It may seem a silly question when first considered, but what is the Bible? It is a remarkable collection of books which contain an astonishing variety of literary styles. You will find historical narrative, songs, poems, prayers, lamentations, demands for justice and much more. The Bible in our modern English is a translation of the Scriptures, a point picked up by Kendrick Grobel: “We need to remember that it is a translation, and not the Bible. Some who forgot this have engaged in violent debates about ‘what the Bible really says’ on the basis of details not found in the original text.”
In the light of the above comments, it is useful to remember what the Bible writers were trying to communicate by their writings. Making God’s truth available to modern English readers seems only to have given some people sticks with which to beat each other. Surely this is because more weight is being given the version of the Bible itself, rather than what it is trying to convey.
Fairness and neutrality in translation is a worthy goal, but one that is very difficult to achieve. In an attempt to be fair and neutral, the New Revised Standard Version scholars were selected from throughout Christendom: twenty-four Protestant, five Roman Catholic, and one Eastern Orthodox. A Jewish scholar was also part of the translating committee.
The New English Bible likewise had a wide group of scholars working in panels on its translation, but: “There is probably no member of a panel who has not found himself obliged to give up, perhaps with lingering regret, a cherished view about the meaning of this or that difficult passage.”
The New International Version translation of the Bible highlights a number of difficulties of translating into modern English, beginning with the original texts but realising that problems abounded: “The first concern of the translators has been the accuracy of the translation and its fidelity to the thought of the Biblical writers. They have weighed the significance of the lexical and grammatical details of the Hebrew, Aramaic and Greek texts. At the same time, they have striven for more than a word-for-word translation. Because thought patterns and syntax differ from language to language, faithful communication of the meaning of the writers of the Bible demands frequent modifications in sentence structure and constant regard for the contextual meanings of words.”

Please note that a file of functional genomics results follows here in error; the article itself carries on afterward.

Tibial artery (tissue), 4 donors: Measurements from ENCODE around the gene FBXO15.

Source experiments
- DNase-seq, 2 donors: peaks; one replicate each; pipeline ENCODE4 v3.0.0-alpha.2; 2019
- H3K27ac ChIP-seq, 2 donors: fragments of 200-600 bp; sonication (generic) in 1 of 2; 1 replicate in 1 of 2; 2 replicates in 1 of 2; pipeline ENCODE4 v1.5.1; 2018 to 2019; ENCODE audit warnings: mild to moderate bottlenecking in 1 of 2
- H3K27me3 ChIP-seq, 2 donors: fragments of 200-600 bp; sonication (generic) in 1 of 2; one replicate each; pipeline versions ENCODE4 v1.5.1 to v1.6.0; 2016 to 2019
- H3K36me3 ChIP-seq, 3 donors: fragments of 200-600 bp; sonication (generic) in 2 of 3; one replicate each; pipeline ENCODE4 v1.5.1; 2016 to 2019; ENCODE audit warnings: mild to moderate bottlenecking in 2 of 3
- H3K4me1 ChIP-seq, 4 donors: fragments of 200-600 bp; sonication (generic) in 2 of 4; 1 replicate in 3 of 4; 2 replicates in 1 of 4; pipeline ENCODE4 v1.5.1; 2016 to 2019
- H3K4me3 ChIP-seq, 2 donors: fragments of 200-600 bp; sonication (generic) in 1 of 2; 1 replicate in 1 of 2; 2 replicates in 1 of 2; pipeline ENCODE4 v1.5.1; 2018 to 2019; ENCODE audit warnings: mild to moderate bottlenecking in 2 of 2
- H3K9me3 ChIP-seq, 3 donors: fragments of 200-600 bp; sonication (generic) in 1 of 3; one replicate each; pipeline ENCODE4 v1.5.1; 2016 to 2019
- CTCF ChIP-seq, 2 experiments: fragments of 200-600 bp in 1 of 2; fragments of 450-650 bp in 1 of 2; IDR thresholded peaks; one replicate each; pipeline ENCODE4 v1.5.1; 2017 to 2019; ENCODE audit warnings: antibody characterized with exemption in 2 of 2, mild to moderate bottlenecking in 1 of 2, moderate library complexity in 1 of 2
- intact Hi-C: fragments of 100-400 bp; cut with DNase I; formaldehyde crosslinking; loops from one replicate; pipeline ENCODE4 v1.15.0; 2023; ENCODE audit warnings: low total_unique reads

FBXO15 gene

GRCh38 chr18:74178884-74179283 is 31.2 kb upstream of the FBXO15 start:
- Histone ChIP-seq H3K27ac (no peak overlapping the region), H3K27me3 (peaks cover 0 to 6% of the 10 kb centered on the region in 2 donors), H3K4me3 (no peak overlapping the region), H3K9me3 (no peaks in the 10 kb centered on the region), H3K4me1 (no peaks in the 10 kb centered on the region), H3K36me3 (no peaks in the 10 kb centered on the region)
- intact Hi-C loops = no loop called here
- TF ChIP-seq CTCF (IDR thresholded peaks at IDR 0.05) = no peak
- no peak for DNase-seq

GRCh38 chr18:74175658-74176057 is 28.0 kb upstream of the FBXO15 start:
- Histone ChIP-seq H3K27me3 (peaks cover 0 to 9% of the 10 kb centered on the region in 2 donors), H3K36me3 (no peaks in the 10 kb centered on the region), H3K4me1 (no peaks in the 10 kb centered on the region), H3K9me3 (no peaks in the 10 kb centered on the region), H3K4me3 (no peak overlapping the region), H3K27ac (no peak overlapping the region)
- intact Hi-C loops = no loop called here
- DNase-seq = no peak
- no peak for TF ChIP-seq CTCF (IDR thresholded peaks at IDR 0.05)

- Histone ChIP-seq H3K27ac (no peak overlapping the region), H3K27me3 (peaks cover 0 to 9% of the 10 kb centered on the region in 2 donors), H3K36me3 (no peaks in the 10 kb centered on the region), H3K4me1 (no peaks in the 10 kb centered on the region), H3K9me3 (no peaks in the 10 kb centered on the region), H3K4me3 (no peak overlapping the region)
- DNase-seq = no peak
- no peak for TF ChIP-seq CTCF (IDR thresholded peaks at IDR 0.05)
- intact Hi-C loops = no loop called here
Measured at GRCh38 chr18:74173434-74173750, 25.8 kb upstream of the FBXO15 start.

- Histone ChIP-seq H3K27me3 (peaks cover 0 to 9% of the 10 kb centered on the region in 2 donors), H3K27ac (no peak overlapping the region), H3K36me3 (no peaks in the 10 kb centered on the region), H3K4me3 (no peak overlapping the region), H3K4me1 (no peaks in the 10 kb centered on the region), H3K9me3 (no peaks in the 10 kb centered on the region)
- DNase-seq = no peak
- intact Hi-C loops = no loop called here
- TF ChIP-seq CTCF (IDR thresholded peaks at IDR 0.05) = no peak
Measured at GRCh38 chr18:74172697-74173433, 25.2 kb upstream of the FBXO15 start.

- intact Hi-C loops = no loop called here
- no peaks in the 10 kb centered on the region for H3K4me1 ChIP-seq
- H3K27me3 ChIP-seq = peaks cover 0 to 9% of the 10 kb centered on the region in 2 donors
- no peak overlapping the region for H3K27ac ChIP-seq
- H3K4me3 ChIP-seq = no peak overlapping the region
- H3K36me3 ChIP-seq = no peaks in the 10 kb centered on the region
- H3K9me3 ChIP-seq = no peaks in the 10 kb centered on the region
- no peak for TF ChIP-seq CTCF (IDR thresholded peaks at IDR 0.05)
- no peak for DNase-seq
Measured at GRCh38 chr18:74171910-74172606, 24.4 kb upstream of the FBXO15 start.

In producing what they regarded as an ‘international’ version, the New International Version translators were careful to avoid obvious Americanisms on the one hand and obvious Anglicisms on the other. Very worthy. But English is spoken in more countries than just America and the United Kingdom, and this serves to highlight again the difficulties faced by translators. Little wonder that Kendrick Grobel said: “For a text of much length and depth of meaning a translation can never be more than an approximation. The good translator aims at bringing the reader as close as possible, not to the wording of the original, but to its intent.”
Translation difficulties that I have not yet mentioned include taking into account literary devices used in the original texts, the context in which things were said and done, and deciphering illustrations that mean nothing to us today unless someone explains it. The task of preaching and teaching from the Scriptures is a daunting one – even after one understands the original text.
There is also the issue of which canon we regard the Bible to be, since across countries and denominations the content of “The Bible” can be very different to that which we favour. Whose Bible is the ‘right’ Bible? Whose canon is the ‘right’ canon’?
The translator into modern English today faces a world very different to that of even thirty years ago, as computers and Information Technology make communication across the world happen in a few seconds. The challenge of translation is surely growing ever harder as the modern English world moves ever faster.
WHO IS MODERN PERSON?
I ask it in this way because it is no longer politically correct to ask, “Who is modern man?” How do the translators into modern English hope to cope with the language changes of the present day? This world is one in which gender appears to be rapidly disappearing: “Many in the churches have become sensitive to the danger of linguistic sexism arising from the inherent bias of the English language towards the masculine gender, a bias that in the case of the Bible has often restricted or obscured the meaning of the original text.”
Bible translation appears to be a thankless task which attracts a great deal of criticism from the minority and vast indifference from the majority. For those who labour unceasingly to make the original Scriptures available to us in a language which is clear and relevant, perhaps some knowledge of the difficulties involved may lighten the critical tone. Then again, perhaps not.
The story is not ended, not just because no translation has achieved the finality of perfection, but because the world, knowledge and language are constantly changing while the human needs to which the Bible speaks remain.
Preface to the Revised Standard Version of the Bible, Great Britain, William Collins Sons & Co Ltd for the Bible Societies, 1952
Preface to the New English Bible, Oxford, Oxford University Press, Penguin Books, 1974
F F Bruce, History of the Bible in English, Cambridge, Lutterworth Press, 1986
Editor: Charles M Laymon, The Interpreter’s One-Volume Commentary on the Bible, Nashville, Abingdon Press, 1971
The New International Version of the Bible, Eastbourne, Kingsway Publications, 1991
The New Revised Standard Version of the Bible, Oxford, Oxford University Press, 1995
Theology-Liturgics, Holy Trinity Cathedral Home Page on their Internet web site at:
Bill Lovegrove, Translation Methods, on the Internet at: http://www.pilgrimworks.com/trans.htm#methods
Kendrick Grobel, The Languages of the Bible in The Interpreter’s One-Volume Commentary on the Bible, Editor: Charles M Laymon, Nashville, Abingdon Press, 1971